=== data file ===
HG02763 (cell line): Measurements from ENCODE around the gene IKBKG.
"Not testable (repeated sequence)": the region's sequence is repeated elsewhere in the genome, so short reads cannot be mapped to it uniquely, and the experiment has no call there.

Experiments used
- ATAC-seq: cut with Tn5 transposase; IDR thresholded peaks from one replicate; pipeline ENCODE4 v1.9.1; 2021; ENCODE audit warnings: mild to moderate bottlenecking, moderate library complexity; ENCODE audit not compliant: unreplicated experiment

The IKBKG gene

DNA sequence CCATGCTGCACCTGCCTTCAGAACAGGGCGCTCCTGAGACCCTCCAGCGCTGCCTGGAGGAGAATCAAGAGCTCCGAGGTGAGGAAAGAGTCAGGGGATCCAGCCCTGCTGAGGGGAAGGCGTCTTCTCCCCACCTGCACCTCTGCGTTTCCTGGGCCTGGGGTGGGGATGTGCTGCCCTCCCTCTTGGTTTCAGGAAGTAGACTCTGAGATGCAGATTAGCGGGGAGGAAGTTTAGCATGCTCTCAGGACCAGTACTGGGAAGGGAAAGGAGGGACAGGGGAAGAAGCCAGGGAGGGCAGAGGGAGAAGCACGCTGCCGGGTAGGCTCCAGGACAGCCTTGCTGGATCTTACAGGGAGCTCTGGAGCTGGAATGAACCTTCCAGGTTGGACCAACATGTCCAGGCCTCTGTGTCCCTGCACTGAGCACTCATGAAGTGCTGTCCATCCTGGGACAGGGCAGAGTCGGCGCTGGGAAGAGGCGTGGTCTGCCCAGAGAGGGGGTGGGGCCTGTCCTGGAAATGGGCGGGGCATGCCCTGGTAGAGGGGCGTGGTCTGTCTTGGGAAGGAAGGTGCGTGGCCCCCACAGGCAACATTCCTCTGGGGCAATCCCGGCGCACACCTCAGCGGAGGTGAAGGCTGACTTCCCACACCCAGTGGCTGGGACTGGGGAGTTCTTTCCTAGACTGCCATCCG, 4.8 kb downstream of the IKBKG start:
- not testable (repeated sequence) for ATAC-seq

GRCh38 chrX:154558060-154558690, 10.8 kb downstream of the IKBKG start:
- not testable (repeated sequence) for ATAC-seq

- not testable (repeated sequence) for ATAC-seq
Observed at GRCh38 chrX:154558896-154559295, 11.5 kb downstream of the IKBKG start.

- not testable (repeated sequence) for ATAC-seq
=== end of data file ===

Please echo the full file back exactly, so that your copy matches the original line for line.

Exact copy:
HG02763 (cell line): Measurements from ENCODE around the gene IKBKG.
"Not testable (repeated sequence)": the region's sequence is repeated elsewhere in the genome, so short reads cannot be mapped to it uniquely, and the experiment has no call there.

Experiments used
- ATAC-seq: cut with Tn5 transposase; IDR thresholded peaks from one replicate; pipeline ENCODE4 v1.9.1; 2021; ENCODE audit warnings: mild to moderate bottlenecking, moderate library complexity; ENCODE audit not compliant: unreplicated experiment

The IKBKG gene

DNA sequence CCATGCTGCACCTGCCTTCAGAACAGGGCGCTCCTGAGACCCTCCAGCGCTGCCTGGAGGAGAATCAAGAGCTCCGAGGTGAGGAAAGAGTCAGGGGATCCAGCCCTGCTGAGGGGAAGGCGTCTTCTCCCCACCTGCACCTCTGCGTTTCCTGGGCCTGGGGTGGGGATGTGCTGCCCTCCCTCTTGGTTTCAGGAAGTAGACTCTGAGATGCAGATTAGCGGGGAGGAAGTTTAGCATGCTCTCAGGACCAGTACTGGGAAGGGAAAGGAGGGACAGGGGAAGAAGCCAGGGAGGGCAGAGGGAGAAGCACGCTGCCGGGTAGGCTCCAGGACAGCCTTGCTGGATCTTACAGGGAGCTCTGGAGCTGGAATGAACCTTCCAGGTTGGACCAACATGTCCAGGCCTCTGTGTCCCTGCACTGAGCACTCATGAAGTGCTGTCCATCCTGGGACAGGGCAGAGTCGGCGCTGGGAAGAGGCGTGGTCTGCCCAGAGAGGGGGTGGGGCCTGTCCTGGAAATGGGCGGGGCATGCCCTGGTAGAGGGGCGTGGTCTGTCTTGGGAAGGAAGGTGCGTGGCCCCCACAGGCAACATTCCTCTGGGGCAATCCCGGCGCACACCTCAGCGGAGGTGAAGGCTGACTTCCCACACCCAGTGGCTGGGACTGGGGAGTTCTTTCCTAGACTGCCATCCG, 4.8 kb downstream of the IKBKG start:
- not testable (repeated sequence) for ATAC-seq

GRCh38 chrX:154558060-154558690, 10.8 kb downstream of the IKBKG start:
- not testable (repeated sequence) for ATAC-seq

- not testable (repeated sequence) for ATAC-seq
Observed at GRCh38 chrX:154558896-154559295, 11.5 kb downstream of the IKBKG start.

- not testable (repeated sequence) for ATAC-seq